Northwestern Medicine Physician Researcher and Patients Participated in Vatican Stem Cell Conference

Northwestern Medicine
Clinical Trials and Research June 23, 2016
Dr. Burt, along with two patients, Grace Meihaus and Elizabeth Cougentakis, participated in a panel discussion moderated by CNN’s Sanjay Gupta, MD, about using adult stem cells to treat autoimmune disorders during the Vatican's conference on cellular therapy and research.

Richard Burt, MD, chief of the division of immunotherapy at Northwestern Memorial Hospital and Northwestern University Feinberg School of Medicine, recently traveled to the Vatican for a historic conference that brought together the world’s leading cell therapy scientists, physicians, patients, ethicists and leaders of faith, government and philanthropy to the discuss the latest cellular therapy breakthroughs and hope for the future. Dr. Burt pioneered the use of hematopoietic stem cells to treat autoimmune diseases. He performed either America's first or the world's first autologous (one's own) hematopoietic stem cell transplants (HSCT) for numerous immune mediated diseases.
 
Dr. Burt, along with two patients, Grace Meihaus* and Elizabeth Cougentakis*, participated in a panel discussion moderated by CNN’s Sanjay Gupta, MD, about using adult stem cells to treat autoimmune disorders. Vice President Joe Biden also spoke at the conference about his Cancer Moonshot initiative. The historic three-day event, held April 28 to 30, was The Third International Conference on the Progress of Regenerative Medicine and Its Cultural Impact.*

Meihaus, 22, received a stem cell transplant in 2015 for scleroderma, or systemic sclerosis (SSc), a rare autoimmune rheumatic disease that affects the skin and other organs. A Catholic, Meihaus jumped at the opportunity to attend the Vatican conference when invited by Dr. Burt.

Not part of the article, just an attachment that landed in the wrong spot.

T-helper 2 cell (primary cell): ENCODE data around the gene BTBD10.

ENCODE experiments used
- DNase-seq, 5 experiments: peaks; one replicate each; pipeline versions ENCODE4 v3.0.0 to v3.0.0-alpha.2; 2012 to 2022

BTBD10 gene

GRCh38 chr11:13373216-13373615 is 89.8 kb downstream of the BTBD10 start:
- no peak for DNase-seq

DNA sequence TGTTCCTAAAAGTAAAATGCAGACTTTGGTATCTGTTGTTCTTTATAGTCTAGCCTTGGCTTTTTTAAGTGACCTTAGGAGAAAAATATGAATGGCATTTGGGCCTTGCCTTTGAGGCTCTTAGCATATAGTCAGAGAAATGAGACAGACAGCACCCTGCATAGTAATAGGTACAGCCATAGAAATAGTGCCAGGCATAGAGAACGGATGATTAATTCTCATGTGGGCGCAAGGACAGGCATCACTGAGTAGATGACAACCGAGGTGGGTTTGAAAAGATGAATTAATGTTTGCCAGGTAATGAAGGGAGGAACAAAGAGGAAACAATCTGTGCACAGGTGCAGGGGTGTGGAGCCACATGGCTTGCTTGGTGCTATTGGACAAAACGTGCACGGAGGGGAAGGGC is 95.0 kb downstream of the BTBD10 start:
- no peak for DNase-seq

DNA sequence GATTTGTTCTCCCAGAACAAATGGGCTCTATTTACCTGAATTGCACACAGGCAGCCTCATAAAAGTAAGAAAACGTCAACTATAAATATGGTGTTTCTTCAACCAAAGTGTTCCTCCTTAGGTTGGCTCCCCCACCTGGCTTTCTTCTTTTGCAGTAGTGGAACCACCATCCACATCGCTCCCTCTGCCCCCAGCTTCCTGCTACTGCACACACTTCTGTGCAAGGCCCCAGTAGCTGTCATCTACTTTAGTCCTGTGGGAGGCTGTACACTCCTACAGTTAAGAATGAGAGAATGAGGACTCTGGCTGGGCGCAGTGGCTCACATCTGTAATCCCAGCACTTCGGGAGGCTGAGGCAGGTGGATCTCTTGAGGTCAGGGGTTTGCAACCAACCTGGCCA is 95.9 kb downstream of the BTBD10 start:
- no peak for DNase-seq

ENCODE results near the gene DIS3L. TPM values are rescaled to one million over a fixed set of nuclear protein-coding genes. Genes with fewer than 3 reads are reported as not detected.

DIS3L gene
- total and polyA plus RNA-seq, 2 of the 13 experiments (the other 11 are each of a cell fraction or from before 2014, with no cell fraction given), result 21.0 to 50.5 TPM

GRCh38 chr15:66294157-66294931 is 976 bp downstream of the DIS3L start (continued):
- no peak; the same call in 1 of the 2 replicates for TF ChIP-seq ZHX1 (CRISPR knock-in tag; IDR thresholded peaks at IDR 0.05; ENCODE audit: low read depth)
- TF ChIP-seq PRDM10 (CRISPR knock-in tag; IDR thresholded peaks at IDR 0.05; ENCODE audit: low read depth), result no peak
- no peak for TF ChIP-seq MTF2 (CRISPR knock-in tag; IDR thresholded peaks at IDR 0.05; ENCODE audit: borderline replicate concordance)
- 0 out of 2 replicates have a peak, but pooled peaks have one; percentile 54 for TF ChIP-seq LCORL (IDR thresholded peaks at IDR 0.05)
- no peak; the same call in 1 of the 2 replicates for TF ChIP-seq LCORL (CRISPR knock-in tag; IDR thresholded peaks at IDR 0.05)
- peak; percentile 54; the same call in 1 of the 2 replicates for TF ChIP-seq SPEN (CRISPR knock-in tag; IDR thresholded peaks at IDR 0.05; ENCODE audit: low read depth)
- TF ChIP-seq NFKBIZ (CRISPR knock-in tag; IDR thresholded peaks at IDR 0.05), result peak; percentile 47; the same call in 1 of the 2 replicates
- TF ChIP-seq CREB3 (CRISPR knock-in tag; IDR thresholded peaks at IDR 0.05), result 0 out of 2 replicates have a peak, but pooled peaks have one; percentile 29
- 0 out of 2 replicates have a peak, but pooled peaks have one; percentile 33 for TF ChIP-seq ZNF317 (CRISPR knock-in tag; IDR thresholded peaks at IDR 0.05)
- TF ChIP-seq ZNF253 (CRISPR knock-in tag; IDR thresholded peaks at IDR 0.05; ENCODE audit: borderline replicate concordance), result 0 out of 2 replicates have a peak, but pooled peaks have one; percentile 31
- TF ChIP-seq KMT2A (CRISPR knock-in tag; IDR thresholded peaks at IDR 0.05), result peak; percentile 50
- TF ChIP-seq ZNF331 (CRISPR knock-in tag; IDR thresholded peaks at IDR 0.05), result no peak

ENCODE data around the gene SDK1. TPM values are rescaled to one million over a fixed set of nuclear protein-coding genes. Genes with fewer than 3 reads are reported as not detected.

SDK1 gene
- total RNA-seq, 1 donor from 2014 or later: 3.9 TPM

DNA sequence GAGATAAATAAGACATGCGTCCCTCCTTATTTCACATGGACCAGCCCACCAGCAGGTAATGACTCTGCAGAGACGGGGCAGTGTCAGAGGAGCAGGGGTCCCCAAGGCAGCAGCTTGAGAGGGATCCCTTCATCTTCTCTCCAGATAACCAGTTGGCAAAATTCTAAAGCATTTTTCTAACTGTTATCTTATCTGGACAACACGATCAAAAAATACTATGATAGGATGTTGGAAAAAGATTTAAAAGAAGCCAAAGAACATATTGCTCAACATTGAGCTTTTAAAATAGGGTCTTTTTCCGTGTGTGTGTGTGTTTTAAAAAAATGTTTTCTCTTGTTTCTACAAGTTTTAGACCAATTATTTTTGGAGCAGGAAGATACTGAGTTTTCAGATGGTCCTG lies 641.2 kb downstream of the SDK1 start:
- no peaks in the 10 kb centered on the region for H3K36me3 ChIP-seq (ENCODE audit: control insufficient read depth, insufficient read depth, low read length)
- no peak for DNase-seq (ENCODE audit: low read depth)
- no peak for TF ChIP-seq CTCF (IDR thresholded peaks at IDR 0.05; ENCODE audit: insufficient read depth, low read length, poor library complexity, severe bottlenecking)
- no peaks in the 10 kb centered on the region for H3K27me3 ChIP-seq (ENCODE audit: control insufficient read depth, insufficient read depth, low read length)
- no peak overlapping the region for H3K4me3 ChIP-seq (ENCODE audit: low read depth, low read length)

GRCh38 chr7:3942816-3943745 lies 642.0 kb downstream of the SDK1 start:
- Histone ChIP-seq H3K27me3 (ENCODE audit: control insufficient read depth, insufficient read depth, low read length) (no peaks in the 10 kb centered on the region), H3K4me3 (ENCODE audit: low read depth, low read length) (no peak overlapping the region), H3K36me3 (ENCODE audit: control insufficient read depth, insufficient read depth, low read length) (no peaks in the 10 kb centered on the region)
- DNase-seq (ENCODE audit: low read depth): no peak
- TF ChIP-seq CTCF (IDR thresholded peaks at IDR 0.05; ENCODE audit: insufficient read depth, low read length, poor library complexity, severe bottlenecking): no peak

“It was an absolute privilege to attend a conference dedicated to healing people and focusing on the future of medicine,” said Meihaus. “Most importantly, I was honored to be a witness to others who have Scleroderma and to let them know that there is hope through HSCT. Meeting the Pope was a devout Catholic's dream come true. He is such a peaceful and holy man, I was honored to be in his presence.”
 
The event, titled Cellular Horizons: How Science, Technology, Information and Communication will Impact Society*, was a continuation of a seven-year collaboration between The Stem For Life Foundation, a not-for-profit organization devoted to advancing global awareness of regenerative medicine and cell therapy, The Vatican’s Pontifical Council for Culture, and STOQ (Science, Theology and the Ontological Quest) Foundation. Featuring the personal involvement of Pope Francis, who met with attendees in a private audience, this year’s event had a unique focus on cancer therapy and rare diseases in marginalized populations, pediatric diseases, as well as those that occur with aging.
 
Under Dr. Burt’s leadership, Northwestern Medicine’s Division of Immunotherapy and Autoimmune Diseases (DIAD) is the only center in the world devoted to a unique area of treatment and research utilizing stem cell transplantation in clinical trials for autoimmune diseases and vascular diseases.

To learn more about stem cell research and immunotherapy, call 312.695.4960.

Watch Dr. Burt’s panel “Using Adult Stem Cells to Treat Autoimmune Disorders” at the Vatican’s Cellular Horizons conference.*



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